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3.10 Displaying the Data

Our products are set up, and now it’s time to display our items. In this lesson, you will loop through the dummy data and display it in your view in order to simulate what your developers might be coding once they take over the project.

3.10 Displaying the Data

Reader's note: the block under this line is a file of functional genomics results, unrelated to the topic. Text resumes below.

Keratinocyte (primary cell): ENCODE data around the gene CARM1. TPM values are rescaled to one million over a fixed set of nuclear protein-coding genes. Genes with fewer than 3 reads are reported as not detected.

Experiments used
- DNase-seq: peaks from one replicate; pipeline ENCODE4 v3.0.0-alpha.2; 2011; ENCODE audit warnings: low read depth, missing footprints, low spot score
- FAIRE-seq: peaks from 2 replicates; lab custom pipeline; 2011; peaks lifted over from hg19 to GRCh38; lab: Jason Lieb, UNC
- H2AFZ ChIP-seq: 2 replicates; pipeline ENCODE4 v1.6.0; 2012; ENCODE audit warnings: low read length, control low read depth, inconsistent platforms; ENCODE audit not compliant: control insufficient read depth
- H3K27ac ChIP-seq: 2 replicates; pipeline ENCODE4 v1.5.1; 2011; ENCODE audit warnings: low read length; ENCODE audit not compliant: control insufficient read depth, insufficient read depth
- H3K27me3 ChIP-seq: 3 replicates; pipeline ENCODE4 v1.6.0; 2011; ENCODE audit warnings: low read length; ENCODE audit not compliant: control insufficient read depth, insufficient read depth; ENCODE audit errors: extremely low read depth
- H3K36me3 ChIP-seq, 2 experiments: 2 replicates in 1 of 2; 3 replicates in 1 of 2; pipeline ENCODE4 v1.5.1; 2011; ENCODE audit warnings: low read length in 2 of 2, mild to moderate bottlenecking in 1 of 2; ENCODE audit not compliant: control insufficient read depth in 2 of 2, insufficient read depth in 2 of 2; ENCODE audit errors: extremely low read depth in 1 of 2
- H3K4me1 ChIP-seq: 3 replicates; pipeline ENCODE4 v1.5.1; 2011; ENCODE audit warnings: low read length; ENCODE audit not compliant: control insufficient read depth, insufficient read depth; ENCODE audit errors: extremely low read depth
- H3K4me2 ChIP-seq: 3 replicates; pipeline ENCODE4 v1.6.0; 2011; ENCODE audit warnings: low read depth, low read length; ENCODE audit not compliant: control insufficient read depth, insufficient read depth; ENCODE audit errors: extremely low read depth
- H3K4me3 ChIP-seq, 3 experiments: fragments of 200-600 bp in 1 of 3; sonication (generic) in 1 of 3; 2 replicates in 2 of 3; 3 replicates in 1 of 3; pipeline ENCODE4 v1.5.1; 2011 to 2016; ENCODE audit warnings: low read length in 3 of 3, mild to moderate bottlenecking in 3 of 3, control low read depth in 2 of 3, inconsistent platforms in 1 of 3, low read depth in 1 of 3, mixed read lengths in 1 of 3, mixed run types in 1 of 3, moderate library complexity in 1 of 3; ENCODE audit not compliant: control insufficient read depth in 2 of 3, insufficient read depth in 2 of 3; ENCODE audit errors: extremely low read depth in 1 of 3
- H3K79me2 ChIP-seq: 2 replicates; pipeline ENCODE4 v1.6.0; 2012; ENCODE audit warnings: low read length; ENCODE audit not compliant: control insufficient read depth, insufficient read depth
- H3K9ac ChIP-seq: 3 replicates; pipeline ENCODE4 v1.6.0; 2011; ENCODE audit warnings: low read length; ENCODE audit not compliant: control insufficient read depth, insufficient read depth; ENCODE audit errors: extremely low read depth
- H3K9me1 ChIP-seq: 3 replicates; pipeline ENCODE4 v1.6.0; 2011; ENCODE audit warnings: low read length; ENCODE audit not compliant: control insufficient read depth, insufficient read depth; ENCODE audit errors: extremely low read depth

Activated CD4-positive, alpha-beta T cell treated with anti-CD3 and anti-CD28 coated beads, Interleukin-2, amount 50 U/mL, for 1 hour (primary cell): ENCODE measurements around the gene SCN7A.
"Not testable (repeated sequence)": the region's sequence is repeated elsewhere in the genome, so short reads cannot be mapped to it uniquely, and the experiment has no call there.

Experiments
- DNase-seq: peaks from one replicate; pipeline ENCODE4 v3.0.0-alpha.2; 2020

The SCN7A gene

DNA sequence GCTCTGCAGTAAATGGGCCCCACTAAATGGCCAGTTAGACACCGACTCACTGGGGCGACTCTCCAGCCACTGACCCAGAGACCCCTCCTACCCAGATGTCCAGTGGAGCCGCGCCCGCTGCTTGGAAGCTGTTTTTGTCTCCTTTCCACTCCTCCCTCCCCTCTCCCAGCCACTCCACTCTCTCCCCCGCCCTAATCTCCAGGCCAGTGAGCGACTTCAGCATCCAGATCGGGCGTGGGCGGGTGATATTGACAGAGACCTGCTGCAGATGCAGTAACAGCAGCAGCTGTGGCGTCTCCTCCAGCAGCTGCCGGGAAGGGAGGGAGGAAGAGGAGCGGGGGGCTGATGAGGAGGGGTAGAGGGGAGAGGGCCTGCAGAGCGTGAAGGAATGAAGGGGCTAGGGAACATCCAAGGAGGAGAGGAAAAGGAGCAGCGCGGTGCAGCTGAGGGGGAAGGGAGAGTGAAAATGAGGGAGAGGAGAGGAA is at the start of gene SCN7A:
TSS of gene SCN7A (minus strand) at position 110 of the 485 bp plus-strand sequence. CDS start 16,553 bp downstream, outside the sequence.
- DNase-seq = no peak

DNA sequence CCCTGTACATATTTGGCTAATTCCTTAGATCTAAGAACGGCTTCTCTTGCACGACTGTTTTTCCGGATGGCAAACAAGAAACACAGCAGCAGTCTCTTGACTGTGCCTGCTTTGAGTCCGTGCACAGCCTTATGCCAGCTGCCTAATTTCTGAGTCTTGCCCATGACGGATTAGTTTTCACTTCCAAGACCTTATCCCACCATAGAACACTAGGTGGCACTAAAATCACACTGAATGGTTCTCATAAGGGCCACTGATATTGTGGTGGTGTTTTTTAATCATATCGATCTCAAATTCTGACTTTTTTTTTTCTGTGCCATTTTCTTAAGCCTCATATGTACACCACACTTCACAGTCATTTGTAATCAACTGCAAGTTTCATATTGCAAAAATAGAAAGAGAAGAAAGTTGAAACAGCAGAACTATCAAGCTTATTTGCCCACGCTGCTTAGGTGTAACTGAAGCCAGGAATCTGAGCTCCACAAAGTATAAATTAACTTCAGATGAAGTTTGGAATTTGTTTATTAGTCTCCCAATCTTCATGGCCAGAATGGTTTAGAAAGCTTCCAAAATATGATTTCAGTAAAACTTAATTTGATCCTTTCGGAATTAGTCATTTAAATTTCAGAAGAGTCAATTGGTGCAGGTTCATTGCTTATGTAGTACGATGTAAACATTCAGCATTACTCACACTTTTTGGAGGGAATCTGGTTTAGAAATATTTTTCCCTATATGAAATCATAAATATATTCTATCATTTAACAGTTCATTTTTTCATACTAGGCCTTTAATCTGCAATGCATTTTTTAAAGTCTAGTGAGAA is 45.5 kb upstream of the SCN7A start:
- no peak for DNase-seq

Hello, and welcome back to ASP.NET MVC for Designers. Now that we've created our dummy data, we've created four separate products, we're gonna take those products and loop through them in our code, in our view, so that we can actually display them on the screen. And hopefully, this will mimic the way that our developers will be polling in our data and looping through it from the database. So I want to start again by by making a copy of our store, and well change the name here to store08, and then we'll jump into store08. And all the changes we make in this lesson will be stored there. So, let's close this other window. And we've created our model and we've also updated our shopping controller with our new products. Now, we have one more step before our controller is completely connected with our view. Now, our controller itself is connected with the view because we have this action, this index action we've created, but our model hasn't been hooked up properly yet. We created our model here and we populated it using four different products and then we returned it by passing that model into the view, but the view has to accept that model, and the way that happens is we're gonna jump into that particular view. We'll go to Shopping, and Index. Make sure it's Shopping > Index, not Home > Index. And then in Shopping > Index, at the top we have our ViewBag.Title, but just above that, we're gonna create another line of code that says @model space, and then the type of the model, and the type of that model that we're passing in is a list of products. So we're gonna say List, and then inside angle brackets, Product. Now as we saw in the last lesson, our product, the word Product here has a red underline which means we've got an error. But again, if we click on the word, we get this little drop down this little, let me click away from it and click on it again and move my mouse where you can see that little blue rectangle just below the first letter there, below the p. And if we hover over that rectangle we get this drop down. We can click on the drop down, and we can click on this suggested format. So I'll click on that, and it changes it to Store.Models.Product which is doing something very similar to what our using statement did here in our controller. The only difference is, instead of doing it with a using statement, we're just spelling out the entire path to that class. So again, Store is the name of our project, Models is the name of the folder, and then Product is the name of the class. So again, this particular view, the model for this view, is simply gonna be a list of products, and that list of products is being passed in our controller. So now hopefully we should be able to loop through that list of products that we've passed in in order to create something like what we see here. So I'm gonna get rid of products two through four here, I'm just gonna delete them, and we're gonna keep our row, our opening and closing row div tags, we're gonna keep them as is, but all of the rest of this is gonna be inside a loop. And we're gonna do this using a for loop, and if you've done a for loop in JavaScript, it looks very similar to what we're about to see here. The only difference is, this is using razor syntax. So, we're gonna start our for loop with an @ symbol, and then we'll type in the word for, and we're actually gonna do a for each loop, that would make more sense here. So this is gonna be a little bit different than what we would see in JavaScript with a for loop, but we want to loop through all of the items that we've pulled in to our model. So we're gonna say for each. And inside the parenthesis, I'm going to say var product in model. And then after the parentheses, we'll type an opening curly bracket and then I'll hit Enter, and you'll see our opening curly bracket here, our closing curly bracket here. And for now I'm gonna grab all of this HTML, and I'm going to hit Alt+Up Arrow to move that up, and then Tab to move it over so that it's indented in between these curly brackets, and I'll just get rid of this extra line here. So let me explain what this line of code is doing. What we're doing, and it kinda read like English, we're saying for each product in our model, we're going to display some information, and if we were to test our code right now by hitting Ctrl+F5. Then let me drag this over. We can see we've already got that for loop working a little bit, that for each loop. We can see that it's created four different items here, and if we had more items in our list, then we would see more items here on the page. But we've just got four items on the list, so we're seeing this beard wax four times. And the reason we're seeing the same product four times, is cause right now we just have our HTML hard coded with beard wax. So now we need to change that. So inside this for each loop, we can access each specific product that we've created and stored in our model. We can access each one of these by pointing to this product variable. And so, the first time we run through this for each loop, when it's looking at the very first product that we created, which was this beard wax, we can point to product.name or .ProductName, I should say, and it will return the value Beard Wax. So let's test that. Let's go back to index.cs.html, and instead of typing out beard wax here, I'm gonna type @, because we're using C# now instead of HTML, so we've got to use this razor syntax. I'm gonna say @product.ProductName. And our razor syntax knows when that variable name ends, or when that property name ends, and our HTML begins over here. So that's all we need to do for that particular line. Now, one thing I forgot to mention, that I should probably point out, is that when declare our model up here at the top, we're using a lowercase m, but anytime we refer to it in our razor syntax throughout our view, you'll notice we're using a capital M. It's very important that you follow that convention, otherwise you might find your code not working properly. So again, make sure you use that properly and everything should be fine. So let's test this to see if our product name shows up properly. So again we'll save our file, and we've just made changes to our HTML file. We didn't make any changes to any CS files just now, so we can just jump back over to our browser and then refresh our page. And sure enough, now we see our four different product names. So we know that we're looping through those products properly. So now we just need to update the price and the description. Now, we're not really gonna see any difference in the description because we pasted the same descriptions four times for our models, but that's okay. We should see a difference in price at least. So let's jump back into our code, and for our price, you can probably figure out what you're gonna do now. We're gonna do the same thing we did for the product name except we're doing it for the price now. So @product.ProductPrice. Then for our description, we can highlight this entire description, minus the opening and closing paragraph tags, we need to leave those there, and then, as you might guess, we'll type @product.ProductDescription. So now, if we save and test one more time by hitting CTRL+F5 again, or actually we could just jump back over to our browser and refresh, you'll see that now all of our prices have updated as well. And we don't know it, but our descriptions have updated as well, because we're now using razor syntax for that description. So we know that product description is still being pulled in. If you really want to test it then you can go back to your shopping controller and just add syntax to differentiate these. We'll start this one with Lorem ipsum, maybe in the second one we'll get rid of the first word. On this third one, we'll get rid of the first two words and then here we'll get rid of the first few words, and then we'll start with this one here. So now they each start with a different word. So now, you'll notice we have changed the CS file, so we can't just refresh our page and expect it to work. Instead, we need to rebuild it by hitting CTRL+F5 again. And when it loads our page now, we should be able to jump to our products, and there we go. So now we have four different descriptions. Each one of them starts with a different word. So that's how you can loop through your data, even though we're using dummy data here. You can easily loop through your data to display your products or to display whatever type of data you're trying to display. And we've made things a little bit easier for our developers in the process, because our developers don't really have to change anything on the view itself. They can still run this for each loop. All they need to do is change, in the controller, instead of creating your models this way, they'll just add some logic here to pull all of that data from the database. So really, you've kind of given your developers a head start by creating the view in such a way that they won't really have to change it, unless they need to add more logic to it later on. But again, that's how you can loop through your data in your view in order to display your products on your screen. So, thank you for watching, and I'll see you in the next lesson.